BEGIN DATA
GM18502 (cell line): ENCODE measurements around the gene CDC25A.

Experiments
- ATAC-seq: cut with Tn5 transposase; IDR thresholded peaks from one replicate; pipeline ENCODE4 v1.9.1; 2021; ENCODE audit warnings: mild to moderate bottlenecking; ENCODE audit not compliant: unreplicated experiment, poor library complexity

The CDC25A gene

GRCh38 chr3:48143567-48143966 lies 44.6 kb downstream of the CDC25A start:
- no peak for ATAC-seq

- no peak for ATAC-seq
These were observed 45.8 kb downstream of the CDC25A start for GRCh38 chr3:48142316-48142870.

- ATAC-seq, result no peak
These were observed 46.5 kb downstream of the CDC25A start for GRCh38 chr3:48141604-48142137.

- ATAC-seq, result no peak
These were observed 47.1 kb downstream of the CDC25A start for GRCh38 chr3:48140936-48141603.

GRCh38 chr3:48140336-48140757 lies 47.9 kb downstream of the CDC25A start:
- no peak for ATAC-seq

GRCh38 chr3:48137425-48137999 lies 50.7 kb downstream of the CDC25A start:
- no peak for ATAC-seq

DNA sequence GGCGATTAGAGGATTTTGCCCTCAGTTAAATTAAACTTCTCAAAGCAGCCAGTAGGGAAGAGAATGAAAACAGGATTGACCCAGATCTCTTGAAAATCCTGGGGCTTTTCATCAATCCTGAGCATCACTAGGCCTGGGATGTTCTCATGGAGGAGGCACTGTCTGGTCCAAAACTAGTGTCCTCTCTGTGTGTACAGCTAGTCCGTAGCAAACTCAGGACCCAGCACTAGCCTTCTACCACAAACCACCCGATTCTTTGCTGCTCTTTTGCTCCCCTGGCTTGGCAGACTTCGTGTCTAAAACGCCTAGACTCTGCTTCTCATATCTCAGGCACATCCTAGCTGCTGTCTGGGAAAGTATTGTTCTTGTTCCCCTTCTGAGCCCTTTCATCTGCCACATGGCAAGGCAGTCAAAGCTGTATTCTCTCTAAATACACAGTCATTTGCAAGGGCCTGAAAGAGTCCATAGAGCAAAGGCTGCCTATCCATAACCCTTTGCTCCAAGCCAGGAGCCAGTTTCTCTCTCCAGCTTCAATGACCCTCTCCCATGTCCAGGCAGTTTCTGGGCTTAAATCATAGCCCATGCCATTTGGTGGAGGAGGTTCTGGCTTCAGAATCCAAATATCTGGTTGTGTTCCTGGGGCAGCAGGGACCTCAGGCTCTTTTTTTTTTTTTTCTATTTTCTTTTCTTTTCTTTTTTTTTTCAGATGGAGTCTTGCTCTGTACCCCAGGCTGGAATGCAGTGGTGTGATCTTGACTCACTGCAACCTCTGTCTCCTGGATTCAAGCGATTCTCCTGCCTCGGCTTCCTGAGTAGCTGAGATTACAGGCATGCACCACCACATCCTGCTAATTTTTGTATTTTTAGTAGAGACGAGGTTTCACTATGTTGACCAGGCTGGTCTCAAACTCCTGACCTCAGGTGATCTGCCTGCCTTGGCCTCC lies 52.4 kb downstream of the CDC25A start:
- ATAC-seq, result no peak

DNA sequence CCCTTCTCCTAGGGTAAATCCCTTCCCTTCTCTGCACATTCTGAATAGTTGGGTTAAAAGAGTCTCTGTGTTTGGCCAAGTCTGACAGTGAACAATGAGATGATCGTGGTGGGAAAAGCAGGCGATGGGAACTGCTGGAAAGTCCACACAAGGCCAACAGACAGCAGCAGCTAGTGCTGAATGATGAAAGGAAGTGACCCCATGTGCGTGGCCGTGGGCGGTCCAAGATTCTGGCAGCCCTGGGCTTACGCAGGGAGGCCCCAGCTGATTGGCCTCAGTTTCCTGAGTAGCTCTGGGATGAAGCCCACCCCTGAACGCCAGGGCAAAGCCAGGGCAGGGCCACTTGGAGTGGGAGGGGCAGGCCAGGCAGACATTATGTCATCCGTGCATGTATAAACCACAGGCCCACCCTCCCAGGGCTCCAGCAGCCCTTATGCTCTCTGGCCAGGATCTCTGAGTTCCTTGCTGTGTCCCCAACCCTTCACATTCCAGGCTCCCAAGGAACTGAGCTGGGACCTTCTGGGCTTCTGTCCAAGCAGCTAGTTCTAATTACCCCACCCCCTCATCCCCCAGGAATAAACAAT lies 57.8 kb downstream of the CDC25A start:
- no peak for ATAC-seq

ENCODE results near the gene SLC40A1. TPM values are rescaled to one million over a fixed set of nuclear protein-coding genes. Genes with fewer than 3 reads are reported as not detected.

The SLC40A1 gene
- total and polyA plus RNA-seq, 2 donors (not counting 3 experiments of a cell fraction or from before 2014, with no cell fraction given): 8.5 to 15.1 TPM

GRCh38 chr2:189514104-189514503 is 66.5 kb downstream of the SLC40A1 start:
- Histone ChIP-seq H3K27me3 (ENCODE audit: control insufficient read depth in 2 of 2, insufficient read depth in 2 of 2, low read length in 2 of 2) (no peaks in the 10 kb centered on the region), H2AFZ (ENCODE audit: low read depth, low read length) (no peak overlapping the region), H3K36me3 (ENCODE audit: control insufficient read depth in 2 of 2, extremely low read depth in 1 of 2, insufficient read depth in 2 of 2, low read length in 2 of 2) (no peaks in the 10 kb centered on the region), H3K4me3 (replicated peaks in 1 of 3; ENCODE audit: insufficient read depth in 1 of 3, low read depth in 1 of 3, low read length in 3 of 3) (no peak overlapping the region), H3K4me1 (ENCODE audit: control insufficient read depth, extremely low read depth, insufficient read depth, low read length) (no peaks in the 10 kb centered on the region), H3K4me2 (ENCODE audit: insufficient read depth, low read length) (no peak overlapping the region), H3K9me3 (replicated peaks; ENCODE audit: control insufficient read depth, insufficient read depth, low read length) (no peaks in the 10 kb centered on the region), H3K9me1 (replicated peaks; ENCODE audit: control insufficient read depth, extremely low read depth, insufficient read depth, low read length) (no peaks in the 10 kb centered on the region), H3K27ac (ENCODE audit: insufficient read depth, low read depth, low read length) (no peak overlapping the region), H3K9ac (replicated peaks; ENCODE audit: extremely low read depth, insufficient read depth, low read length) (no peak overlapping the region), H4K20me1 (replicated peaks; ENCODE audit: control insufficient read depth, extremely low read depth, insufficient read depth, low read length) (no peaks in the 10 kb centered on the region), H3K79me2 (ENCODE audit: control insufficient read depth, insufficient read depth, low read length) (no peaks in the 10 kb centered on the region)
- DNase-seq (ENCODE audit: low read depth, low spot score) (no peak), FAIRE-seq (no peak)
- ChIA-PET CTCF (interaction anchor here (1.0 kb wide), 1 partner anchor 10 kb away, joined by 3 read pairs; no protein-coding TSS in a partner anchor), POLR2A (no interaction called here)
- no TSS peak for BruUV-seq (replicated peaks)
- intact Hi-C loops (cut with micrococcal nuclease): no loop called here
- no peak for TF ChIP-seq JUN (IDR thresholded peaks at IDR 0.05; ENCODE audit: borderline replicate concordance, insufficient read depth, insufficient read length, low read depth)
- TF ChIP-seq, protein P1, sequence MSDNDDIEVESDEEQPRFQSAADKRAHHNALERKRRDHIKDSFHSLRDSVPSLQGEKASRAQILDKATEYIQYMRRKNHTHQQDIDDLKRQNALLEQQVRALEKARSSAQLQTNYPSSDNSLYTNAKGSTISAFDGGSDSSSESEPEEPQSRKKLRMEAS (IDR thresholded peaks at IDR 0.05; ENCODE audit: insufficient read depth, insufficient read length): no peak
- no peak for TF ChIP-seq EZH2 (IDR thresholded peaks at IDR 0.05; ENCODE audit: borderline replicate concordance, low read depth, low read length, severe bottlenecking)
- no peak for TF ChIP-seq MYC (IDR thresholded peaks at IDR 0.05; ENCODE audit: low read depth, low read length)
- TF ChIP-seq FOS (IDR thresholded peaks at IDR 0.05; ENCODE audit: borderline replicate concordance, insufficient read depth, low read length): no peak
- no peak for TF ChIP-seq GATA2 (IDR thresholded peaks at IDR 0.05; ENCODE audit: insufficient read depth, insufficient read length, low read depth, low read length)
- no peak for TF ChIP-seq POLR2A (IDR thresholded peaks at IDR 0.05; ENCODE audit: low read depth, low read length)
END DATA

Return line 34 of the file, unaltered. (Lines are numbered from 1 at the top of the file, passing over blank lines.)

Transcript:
- TF ChIP-seq FOS (IDR thresholded peaks at IDR 0.05; ENCODE audit: borderline replicate concordance, insufficient read depth, low read length): no peak